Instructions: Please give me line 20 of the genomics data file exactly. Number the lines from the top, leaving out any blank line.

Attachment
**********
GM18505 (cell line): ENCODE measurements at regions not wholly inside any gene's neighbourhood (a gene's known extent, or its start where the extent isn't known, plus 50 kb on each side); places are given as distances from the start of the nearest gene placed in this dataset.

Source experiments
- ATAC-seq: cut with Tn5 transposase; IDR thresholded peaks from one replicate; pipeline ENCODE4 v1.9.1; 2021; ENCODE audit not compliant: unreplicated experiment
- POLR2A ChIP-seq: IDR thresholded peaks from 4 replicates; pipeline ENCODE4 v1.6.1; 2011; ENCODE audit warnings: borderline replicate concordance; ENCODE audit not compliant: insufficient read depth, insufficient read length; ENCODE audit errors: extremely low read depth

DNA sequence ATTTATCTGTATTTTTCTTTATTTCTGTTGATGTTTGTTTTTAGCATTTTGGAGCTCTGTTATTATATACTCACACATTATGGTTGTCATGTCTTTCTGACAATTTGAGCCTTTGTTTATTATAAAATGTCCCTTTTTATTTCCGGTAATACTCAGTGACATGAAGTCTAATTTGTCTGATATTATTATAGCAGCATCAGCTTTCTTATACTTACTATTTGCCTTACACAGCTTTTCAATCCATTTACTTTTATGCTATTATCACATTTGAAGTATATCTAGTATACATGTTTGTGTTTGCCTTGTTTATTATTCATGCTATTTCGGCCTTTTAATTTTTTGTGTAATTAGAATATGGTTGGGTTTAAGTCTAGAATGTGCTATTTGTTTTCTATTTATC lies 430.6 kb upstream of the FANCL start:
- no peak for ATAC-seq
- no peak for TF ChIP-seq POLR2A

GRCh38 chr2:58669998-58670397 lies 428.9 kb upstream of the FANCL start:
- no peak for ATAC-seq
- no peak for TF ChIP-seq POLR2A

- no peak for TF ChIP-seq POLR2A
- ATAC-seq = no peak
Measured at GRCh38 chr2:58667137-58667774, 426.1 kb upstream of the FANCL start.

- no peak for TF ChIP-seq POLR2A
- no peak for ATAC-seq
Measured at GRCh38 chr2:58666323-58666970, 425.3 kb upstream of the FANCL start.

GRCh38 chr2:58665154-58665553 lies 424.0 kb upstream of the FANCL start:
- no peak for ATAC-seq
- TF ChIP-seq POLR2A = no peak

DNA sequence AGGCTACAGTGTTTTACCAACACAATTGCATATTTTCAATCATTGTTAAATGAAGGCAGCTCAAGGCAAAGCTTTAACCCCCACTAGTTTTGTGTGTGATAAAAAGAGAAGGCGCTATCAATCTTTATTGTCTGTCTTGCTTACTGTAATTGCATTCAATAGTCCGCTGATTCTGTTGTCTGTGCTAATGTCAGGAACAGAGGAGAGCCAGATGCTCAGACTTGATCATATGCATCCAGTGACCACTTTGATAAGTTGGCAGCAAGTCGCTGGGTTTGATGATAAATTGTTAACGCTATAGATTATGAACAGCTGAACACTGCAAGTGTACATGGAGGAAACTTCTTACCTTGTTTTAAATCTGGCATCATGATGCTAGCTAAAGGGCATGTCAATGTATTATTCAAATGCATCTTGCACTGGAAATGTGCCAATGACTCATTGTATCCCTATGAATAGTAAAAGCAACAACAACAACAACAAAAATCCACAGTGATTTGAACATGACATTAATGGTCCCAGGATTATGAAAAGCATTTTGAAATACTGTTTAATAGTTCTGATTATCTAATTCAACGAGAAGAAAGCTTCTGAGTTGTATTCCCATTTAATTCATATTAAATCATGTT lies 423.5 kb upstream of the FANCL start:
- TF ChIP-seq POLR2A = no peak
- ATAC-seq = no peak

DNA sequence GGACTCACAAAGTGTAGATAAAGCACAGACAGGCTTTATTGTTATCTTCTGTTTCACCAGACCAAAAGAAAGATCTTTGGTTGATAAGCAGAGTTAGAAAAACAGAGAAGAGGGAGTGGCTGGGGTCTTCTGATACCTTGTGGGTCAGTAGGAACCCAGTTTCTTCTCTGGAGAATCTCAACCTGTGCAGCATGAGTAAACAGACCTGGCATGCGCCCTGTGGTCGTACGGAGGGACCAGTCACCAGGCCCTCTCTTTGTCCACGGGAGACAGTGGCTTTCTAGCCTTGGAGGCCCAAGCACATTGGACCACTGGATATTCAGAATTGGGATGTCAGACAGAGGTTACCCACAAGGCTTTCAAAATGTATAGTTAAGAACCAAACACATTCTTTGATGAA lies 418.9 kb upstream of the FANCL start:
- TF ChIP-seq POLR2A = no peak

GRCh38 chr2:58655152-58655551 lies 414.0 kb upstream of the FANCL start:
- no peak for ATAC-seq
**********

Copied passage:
DNA sequence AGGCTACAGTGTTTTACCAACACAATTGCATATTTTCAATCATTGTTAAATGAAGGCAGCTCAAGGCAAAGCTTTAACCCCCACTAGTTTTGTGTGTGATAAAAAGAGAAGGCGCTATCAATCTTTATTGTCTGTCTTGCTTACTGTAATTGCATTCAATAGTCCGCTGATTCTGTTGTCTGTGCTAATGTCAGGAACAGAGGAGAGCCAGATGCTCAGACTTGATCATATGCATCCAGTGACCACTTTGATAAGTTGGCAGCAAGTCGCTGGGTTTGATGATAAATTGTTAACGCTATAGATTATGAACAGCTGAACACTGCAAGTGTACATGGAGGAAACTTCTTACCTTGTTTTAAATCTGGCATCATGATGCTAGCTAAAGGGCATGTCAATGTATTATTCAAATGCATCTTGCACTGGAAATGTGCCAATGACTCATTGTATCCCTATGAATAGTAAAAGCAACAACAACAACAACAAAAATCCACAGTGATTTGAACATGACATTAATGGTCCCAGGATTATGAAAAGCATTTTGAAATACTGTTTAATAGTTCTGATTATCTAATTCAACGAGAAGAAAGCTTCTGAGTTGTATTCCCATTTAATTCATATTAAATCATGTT lies 423.5 kb upstream of the FANCL start: